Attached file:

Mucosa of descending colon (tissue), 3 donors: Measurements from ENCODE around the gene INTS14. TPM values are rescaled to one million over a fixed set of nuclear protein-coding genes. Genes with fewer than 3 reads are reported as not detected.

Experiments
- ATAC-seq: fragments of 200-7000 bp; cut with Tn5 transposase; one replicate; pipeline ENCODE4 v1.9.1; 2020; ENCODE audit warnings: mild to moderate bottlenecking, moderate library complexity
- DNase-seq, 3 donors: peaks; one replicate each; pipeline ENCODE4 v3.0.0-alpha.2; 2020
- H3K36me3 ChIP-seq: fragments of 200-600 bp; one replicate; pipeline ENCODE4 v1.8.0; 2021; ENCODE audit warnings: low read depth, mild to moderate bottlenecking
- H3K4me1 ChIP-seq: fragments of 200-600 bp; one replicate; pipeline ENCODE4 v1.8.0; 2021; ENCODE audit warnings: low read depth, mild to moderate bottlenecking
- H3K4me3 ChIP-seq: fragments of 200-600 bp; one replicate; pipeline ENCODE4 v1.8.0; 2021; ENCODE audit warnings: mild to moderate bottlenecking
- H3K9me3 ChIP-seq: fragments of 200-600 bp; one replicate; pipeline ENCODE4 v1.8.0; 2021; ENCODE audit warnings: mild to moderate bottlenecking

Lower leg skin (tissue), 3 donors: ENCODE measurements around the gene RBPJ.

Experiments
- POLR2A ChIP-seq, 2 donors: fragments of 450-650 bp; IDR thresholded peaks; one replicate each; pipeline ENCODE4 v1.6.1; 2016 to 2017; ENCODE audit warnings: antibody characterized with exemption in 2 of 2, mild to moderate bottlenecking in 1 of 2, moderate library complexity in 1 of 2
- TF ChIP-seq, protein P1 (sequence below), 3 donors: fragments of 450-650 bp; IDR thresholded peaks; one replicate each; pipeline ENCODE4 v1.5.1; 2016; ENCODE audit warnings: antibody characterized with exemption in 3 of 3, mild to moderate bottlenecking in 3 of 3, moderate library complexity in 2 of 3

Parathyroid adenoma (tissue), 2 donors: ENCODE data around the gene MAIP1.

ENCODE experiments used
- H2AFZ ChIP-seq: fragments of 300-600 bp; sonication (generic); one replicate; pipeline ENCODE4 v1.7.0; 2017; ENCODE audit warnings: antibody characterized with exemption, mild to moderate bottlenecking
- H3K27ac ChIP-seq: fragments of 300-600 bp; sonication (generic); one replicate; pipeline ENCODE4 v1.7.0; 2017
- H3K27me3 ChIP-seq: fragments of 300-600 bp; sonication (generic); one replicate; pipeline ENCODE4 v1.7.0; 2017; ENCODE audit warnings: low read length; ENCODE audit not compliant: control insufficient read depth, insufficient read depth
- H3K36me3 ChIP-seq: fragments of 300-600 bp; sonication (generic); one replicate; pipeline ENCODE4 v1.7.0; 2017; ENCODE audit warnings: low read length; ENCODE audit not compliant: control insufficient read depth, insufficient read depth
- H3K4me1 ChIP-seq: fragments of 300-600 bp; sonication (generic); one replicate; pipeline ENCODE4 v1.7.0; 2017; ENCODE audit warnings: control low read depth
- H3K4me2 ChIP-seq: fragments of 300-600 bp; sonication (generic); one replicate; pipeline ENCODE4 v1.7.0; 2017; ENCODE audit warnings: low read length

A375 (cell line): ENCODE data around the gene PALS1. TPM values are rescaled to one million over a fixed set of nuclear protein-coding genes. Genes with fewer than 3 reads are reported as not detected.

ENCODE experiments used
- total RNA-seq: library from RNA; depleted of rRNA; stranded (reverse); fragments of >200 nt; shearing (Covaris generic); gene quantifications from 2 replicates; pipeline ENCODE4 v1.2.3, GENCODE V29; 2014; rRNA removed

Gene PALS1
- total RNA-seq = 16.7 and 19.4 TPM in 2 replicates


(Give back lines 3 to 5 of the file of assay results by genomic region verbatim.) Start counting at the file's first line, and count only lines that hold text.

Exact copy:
- ATAC-seq: fragments of 200-7000 bp; cut with Tn5 transposase; one replicate; pipeline ENCODE4 v1.9.1; 2020; ENCODE audit warnings: mild to moderate bottlenecking, moderate library complexity
- DNase-seq, 3 donors: peaks; one replicate each; pipeline ENCODE4 v3.0.0-alpha.2; 2020
- H3K36me3 ChIP-seq: fragments of 200-600 bp; one replicate; pipeline ENCODE4 v1.8.0; 2021; ENCODE audit warnings: low read depth, mild to moderate bottlenecking